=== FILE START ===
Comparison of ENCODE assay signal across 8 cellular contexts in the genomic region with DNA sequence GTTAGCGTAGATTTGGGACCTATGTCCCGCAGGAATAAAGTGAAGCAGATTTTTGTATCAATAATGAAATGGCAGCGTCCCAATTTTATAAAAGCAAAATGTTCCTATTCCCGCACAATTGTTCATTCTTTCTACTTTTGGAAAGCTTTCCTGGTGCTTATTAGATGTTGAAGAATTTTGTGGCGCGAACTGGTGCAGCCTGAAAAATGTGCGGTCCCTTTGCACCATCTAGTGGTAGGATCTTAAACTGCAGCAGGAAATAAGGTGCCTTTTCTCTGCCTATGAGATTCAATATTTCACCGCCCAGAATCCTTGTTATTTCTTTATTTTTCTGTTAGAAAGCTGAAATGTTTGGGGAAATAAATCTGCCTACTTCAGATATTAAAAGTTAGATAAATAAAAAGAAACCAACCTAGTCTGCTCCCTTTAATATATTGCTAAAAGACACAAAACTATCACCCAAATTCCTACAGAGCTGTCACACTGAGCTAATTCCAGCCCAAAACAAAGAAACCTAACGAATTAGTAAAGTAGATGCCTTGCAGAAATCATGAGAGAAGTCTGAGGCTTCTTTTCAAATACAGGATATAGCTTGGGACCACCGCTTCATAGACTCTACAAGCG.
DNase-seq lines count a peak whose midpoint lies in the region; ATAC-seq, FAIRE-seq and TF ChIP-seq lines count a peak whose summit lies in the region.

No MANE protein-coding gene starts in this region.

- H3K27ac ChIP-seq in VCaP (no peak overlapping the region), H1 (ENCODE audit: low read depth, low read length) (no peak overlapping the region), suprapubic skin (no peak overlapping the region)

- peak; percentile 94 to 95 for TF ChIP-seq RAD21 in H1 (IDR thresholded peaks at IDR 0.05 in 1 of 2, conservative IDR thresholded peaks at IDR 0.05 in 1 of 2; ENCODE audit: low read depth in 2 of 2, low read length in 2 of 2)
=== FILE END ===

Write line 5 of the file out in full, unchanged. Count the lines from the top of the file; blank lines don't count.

- peak; percentile 94 to 95 for TF ChIP-seq RAD21 in H1 (IDR thresholded peaks at IDR 0.05 in 1 of 2, conservative IDR thresholded peaks at IDR 0.05 in 1 of 2; ENCODE audit: low read depth in 2 of 2, low read length in 2 of 2)